English idioms

so far (as yet) — up to now, all the while up to now
1. Hm! May I ask what you have said so far? (B. Shaw)
2. Thirty years ago five doctors gave me six months to live, and I've seen three of them out so far. (D. Cusack)
3. So far you are right. (W. S. Maugham)

to take a fancy to (for) somebody (to take a liking to somebody, to take to somebody) — to become fond of, to like (often followed by immediately)
1. 1 met this young man in the train Just now, and I've taken a fancy to him already.
2. Mr. Short himself had taken a liking to George. (G.Gordon)
3. He had a warm, cheerful air which made me take to him at once. (A. Cronin)

to be all for — strongly in favour of, to want it to be so, definitely to want something
1. Mother, I'm all for Hubert sending his version to the papers. (J. Galsworthy)
2. I'm ready to welcome what you call half the truth — the facts. — So am I. I'm all for it. (J. Priestley)
3. Anthony was all for the open fields and his friends, Steve on the other hand took little notice of other children. (G. Gordon)

as a matter of fact — in fact, in reality; to be exact, really
1. Haven't you finished? — As a matter of fact, we haven't begun. (A. Cronin)
2. Do you happen to have any cigarettes, by any chance? — No, 1 don't, as a matter of fact. (J. Salinger)
3. I've been meaning to have a word with you as a matter of fact. (Gr. Greene)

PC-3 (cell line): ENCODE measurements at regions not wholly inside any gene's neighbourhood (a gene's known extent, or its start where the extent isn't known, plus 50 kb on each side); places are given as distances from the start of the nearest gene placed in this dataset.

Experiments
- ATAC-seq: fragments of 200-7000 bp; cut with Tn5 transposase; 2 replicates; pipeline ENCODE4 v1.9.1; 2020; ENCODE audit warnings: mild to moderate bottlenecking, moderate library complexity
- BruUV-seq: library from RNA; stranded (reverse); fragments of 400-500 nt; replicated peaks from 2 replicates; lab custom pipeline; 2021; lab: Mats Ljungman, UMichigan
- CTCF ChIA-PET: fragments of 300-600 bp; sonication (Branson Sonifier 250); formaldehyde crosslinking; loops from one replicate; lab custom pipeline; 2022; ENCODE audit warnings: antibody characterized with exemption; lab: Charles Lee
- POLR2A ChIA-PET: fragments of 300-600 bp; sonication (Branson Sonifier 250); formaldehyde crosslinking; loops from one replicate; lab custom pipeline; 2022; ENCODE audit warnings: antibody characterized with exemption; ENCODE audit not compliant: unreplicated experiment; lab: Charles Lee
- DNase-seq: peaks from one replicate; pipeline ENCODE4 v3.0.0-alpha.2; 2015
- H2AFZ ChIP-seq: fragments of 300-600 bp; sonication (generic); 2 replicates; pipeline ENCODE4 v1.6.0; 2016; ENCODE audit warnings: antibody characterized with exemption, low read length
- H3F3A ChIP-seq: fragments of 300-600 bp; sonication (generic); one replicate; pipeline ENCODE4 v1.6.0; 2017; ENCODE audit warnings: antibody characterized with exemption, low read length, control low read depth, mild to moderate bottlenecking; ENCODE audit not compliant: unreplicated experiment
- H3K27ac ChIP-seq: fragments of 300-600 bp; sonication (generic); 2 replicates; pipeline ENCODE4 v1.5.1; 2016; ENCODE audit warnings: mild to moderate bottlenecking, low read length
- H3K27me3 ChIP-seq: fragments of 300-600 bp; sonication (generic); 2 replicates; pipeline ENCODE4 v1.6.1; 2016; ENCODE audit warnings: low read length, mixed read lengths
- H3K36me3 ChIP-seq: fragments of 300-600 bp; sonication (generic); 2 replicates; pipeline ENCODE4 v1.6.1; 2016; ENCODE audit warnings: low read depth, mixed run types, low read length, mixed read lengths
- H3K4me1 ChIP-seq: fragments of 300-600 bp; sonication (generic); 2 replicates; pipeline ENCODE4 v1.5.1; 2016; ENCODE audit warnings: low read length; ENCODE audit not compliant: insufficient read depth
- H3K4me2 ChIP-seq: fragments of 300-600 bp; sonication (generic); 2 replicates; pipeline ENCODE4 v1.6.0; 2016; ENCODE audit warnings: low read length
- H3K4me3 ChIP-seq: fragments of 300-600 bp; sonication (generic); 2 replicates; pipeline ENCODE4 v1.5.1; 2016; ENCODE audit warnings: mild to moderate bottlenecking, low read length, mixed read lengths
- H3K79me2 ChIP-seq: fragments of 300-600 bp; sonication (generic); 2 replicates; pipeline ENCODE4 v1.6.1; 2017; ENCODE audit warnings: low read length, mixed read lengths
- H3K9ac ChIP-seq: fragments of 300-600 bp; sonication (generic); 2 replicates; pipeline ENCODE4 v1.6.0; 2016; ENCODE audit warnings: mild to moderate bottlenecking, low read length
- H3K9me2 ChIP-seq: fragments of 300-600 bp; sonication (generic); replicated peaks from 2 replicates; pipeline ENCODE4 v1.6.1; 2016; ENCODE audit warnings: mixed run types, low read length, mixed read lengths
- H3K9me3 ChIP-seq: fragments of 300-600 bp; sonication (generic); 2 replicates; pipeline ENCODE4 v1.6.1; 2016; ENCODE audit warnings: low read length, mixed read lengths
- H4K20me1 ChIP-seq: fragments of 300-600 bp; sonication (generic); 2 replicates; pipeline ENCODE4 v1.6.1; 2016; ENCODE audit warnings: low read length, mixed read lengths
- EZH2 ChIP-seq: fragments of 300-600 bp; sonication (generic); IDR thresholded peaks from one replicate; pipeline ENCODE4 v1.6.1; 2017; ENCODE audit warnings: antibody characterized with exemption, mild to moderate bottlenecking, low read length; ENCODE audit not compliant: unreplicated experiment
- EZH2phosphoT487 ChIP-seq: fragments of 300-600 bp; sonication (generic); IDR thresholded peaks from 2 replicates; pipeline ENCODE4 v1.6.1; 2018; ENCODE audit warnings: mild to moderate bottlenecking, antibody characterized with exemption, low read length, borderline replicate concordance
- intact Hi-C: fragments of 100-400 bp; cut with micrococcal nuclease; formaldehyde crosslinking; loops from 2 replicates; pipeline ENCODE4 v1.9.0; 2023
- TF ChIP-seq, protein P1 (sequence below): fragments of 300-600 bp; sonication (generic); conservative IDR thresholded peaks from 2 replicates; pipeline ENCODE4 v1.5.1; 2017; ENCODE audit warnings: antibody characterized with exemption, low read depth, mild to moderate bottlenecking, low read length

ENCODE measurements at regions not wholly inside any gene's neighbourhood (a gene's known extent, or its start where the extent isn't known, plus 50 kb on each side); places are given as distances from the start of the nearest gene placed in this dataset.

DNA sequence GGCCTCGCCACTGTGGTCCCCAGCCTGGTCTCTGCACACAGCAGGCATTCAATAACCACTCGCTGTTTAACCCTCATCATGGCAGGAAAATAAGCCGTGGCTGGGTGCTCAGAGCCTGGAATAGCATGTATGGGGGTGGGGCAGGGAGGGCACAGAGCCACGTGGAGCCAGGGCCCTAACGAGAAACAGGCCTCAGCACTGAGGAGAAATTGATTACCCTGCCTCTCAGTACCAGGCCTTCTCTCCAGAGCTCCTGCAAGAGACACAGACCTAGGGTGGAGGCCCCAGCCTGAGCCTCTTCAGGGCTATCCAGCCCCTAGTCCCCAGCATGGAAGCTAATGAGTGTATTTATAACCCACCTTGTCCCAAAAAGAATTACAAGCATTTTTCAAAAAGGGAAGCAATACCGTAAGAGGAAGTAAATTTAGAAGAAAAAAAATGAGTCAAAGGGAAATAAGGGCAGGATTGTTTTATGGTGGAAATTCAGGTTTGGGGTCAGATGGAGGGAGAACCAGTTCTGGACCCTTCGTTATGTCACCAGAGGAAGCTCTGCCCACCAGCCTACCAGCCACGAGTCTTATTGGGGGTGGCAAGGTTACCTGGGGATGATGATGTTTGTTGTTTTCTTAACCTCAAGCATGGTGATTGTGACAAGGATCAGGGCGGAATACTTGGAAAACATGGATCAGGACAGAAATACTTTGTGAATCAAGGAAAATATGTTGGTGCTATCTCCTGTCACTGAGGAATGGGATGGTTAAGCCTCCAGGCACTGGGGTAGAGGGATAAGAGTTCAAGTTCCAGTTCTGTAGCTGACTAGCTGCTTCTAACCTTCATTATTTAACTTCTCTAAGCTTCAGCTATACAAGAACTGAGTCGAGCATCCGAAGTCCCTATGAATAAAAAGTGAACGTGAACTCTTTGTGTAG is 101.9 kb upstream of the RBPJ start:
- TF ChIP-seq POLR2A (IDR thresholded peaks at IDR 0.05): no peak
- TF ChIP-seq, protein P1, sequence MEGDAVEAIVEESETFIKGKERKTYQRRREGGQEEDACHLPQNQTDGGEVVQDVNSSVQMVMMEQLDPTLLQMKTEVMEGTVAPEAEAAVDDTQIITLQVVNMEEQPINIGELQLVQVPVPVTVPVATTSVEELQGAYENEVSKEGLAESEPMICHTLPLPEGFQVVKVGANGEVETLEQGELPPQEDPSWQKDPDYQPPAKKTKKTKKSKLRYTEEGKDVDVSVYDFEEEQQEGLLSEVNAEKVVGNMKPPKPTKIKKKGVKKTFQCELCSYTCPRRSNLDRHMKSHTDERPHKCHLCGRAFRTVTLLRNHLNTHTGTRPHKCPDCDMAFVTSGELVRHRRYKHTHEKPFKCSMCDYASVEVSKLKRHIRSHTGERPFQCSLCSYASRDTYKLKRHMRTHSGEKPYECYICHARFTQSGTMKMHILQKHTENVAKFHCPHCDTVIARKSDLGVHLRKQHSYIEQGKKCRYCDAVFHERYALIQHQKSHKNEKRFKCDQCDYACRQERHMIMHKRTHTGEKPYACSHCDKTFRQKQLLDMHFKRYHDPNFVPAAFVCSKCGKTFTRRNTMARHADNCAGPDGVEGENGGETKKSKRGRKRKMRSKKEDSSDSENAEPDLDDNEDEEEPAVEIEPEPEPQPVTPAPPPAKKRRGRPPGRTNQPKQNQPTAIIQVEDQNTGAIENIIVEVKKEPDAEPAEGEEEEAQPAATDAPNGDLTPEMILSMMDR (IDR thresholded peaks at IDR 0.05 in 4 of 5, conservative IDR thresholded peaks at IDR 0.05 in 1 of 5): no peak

not to care two pins about (not to care a hang, fig, hoot, etc.) — to care nothing
1. I don't care two pins if you think me plain or not. (W. S. Maugham)
2. Caroline does not care a hang for woods at any time of the year. (A, Christie)
3. … a laugh you couldn't trust, but a laugh which made you laugh back and agree that in a crazy world like this all sorts of things didn't matter a hang. (Or. Greene)

to put up with — to bear, to endure, to tolerate
1. If only he could be happy again she could put up with it. (J. Galsworthy)
2. She's my sister. We put up with each other. (I. Murdoch)
3. I want to know how long this state of things between us is to last? I have put up with it long enough. (J. Galsworthy)

as good as — practically, almost, nearly
1. You'll be as good as new in six months or dead in twelve. (D. Cusack)
2. You see, I'm an only child. And so are you — of your mother. Isn't it a bore? There's so much Expected of one. By the time they've done expecting, one's as good as dead. (J. Galsworthy)

to slip (out of) one's mind (memory) — to forget
1. Perhaps you really have a friend called Merde and it slipped your mind. (J. Wain)
2. … that the main purpose of my visit had slipped from his failing memory. (A. Cronin)

all along — from the very first, from the very begin-ning (it implies 'over a period of time' or 'during that period')
1. Miss Boland is the daughter of a close friend. Thus, all along, he regarded her as his own responsibility. (A. Cronin)
2. Savina realized now that all along she had felt a secret superiority to Edna. (M. Wilson)
3. That's what I suppose I intended doing all along. (M, Wilson)

out of the blue (out of a clear sky) — a sudden surprise, something quite unexpected
1. A life, they say, may be considered as a point of light which suddenly appears from nowhere, out of the blue. (R. Aldington)
2. We were sitting at the supper-table on Carey's last day, when, out of the blue, she spoke. How would you like to live in London, Jane? (J. Walsh)
3. Well, there's one happily married couple, any way, I used to say, so congenial, and with that nice apartment, and all.